Tuesday, September 30, 2014

Hot Giant Planet that is Blacker than Coal

Gandolfi et al. (2014) report on the discovery of a half-Jupiter mass planet transiting an old Sun-like star every 2.7 days. This discovery combines data collected by NASA’s Kepler space telescope from 13 May 2009 to 11 May 2013 with spectroscopic follow-up observations performed with the FIES spectrograph at the Nordic Optical Telescope in La Palma, Spain. Photometric data from Kepler indicates how much starlight is blocked when the planet transits in front of its host star, allowing the size of the planet to be estimated. The FIES spectrograph measures the amount of gravitational tugging the planet has on its host star and provides the estimated mass of the planet.

Figure 1: Artists’ illustration of a hot-Jupiter orbiting a Sun-like star. Image credit: Haven Giguere & Nikku Madhusudhan.

Figure 2: Phase-folded transit light curve of KOI-183b showing the best fitting model and residuals. Gandolfi et al. (2014).

Figure 3: Radial velocity data from the FIES spectrograph with the median, 68th and 99th percentile limits. Gandolfi et al. (2014).

The planet, identified as KOI-183b, is estimated to have 0.595 ± 0.081 times the mass of Jupiter and 1.192 ± 0.052 times the radius of Jupiter. Given the mass and size of the planet, its bulk density is 0.459 ± 0.083 g/cm³. KOI-183b orbits its host star at a distance of only ~1/28th the Earth-Sun distance. As a result, KOI-183b is intensely heated and is classified as a hot-Jupiter. The radius of KOI-183b is consistent with theoretical models for heavily irradiated coreless gas-giant planets. Being so near to its host star, temperatures on KOI-183b can reach ~2000 K, hot enough to melt titanium metal.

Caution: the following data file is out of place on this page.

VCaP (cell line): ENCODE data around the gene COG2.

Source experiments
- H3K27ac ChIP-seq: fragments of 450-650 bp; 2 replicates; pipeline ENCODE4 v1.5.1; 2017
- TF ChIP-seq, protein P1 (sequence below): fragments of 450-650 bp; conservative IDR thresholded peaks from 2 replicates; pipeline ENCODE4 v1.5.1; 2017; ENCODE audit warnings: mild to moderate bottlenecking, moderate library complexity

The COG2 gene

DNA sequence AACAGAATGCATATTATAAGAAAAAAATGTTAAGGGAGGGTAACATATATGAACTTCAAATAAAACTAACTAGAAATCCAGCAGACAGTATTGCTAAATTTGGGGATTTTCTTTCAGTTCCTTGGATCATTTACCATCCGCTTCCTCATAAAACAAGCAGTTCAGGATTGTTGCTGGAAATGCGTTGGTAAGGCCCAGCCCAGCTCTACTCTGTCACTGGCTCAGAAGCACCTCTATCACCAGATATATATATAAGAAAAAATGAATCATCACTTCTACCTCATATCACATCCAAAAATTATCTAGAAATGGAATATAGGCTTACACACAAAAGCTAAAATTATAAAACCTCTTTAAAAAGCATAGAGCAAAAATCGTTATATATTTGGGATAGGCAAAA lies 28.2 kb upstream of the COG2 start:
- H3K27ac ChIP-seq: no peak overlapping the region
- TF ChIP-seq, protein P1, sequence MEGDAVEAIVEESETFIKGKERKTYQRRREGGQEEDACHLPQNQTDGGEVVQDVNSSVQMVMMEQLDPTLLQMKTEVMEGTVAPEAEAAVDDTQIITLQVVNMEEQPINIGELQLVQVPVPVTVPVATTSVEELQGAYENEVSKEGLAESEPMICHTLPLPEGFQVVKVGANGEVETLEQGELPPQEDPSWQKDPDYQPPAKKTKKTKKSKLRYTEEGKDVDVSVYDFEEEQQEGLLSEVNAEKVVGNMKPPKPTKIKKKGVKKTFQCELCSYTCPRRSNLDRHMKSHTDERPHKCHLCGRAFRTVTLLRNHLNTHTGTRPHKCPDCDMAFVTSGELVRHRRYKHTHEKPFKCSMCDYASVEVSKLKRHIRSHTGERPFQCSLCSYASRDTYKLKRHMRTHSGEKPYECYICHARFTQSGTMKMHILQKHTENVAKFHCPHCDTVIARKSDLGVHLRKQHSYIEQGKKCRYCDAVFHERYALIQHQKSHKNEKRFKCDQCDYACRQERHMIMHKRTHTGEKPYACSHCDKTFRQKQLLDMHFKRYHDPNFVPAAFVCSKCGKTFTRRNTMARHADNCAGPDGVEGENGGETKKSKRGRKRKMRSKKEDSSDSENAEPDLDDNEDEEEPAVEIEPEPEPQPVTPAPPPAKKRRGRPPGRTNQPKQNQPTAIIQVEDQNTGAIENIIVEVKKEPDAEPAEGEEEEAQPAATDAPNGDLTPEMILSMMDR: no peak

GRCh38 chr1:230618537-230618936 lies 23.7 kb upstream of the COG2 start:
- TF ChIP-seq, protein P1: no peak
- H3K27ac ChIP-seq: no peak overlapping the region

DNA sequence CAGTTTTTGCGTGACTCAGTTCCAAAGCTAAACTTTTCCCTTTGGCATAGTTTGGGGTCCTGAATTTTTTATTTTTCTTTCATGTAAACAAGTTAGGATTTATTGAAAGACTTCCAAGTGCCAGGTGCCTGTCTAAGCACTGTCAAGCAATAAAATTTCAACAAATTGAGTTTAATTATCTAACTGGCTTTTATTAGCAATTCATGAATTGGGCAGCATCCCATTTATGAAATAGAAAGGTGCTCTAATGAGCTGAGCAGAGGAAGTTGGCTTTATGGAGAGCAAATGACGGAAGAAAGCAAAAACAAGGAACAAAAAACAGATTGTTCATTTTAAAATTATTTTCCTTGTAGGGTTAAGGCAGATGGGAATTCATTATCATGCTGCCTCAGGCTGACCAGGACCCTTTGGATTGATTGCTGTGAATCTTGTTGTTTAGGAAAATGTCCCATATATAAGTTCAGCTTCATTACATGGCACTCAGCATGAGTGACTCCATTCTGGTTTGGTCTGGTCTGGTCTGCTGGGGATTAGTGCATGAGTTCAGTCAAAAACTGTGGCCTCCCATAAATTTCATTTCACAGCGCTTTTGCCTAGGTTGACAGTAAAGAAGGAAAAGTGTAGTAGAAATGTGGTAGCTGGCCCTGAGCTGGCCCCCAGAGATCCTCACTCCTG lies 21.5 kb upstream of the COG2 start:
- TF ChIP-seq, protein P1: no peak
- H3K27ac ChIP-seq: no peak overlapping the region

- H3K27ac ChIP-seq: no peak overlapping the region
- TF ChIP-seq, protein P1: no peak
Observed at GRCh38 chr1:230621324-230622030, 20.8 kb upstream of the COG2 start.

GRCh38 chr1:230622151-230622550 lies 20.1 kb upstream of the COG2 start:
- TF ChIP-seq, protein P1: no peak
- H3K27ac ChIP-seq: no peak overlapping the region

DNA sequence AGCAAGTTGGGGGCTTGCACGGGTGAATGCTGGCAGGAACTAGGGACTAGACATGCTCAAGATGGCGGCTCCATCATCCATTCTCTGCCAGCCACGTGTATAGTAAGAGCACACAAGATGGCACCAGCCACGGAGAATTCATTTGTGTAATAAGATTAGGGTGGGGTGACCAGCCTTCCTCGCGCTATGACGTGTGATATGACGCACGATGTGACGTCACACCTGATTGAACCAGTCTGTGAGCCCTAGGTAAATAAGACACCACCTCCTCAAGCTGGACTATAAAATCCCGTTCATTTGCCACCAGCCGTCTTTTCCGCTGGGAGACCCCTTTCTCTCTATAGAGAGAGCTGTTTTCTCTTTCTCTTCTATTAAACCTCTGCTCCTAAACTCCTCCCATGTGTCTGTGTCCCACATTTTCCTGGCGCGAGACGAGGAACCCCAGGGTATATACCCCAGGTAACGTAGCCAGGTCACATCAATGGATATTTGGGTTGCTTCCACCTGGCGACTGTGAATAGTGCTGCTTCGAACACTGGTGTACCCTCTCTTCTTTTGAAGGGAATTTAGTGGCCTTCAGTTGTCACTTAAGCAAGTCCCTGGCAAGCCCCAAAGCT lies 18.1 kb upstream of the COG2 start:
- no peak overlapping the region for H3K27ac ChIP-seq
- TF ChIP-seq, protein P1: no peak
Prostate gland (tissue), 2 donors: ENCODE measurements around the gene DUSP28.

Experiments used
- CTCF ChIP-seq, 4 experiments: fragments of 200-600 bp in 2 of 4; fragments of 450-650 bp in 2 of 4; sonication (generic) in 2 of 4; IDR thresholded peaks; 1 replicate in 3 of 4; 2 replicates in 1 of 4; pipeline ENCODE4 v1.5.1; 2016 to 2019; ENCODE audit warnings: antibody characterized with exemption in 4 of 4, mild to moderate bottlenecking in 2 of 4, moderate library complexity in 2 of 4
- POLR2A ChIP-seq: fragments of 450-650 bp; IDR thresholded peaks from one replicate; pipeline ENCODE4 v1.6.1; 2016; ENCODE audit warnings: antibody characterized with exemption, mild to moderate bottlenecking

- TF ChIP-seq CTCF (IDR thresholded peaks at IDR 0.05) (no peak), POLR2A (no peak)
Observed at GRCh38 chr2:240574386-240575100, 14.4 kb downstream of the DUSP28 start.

Data from Kepler also indicates that KOI-183b periodically passes behind its host star in what is known as a secondary eclipse. The secondary eclipse signal has a depth of 14.2 ± 6.6 ppm. From the depth of its secondary eclipse signal, KOI-183b is estimated to have a very low Bond albedo of only 0.037 ± 0.019, making it one of the “darkest” gas-giant planets known so far. Basically, KOI-183b reflects only ~4 percent of the incoming radiation from its host star back into space. For comparison, that is darker than coal. Other hot-Jupiters with similarly low Bond albedos include TrES-2b and Kepler-77b.

Gandolfi et al. (2014), “KOI-183b: a half-Jupiter mass planet transiting a very old solar-like star”, arXiv:1409.8245 [astro-ph.EP]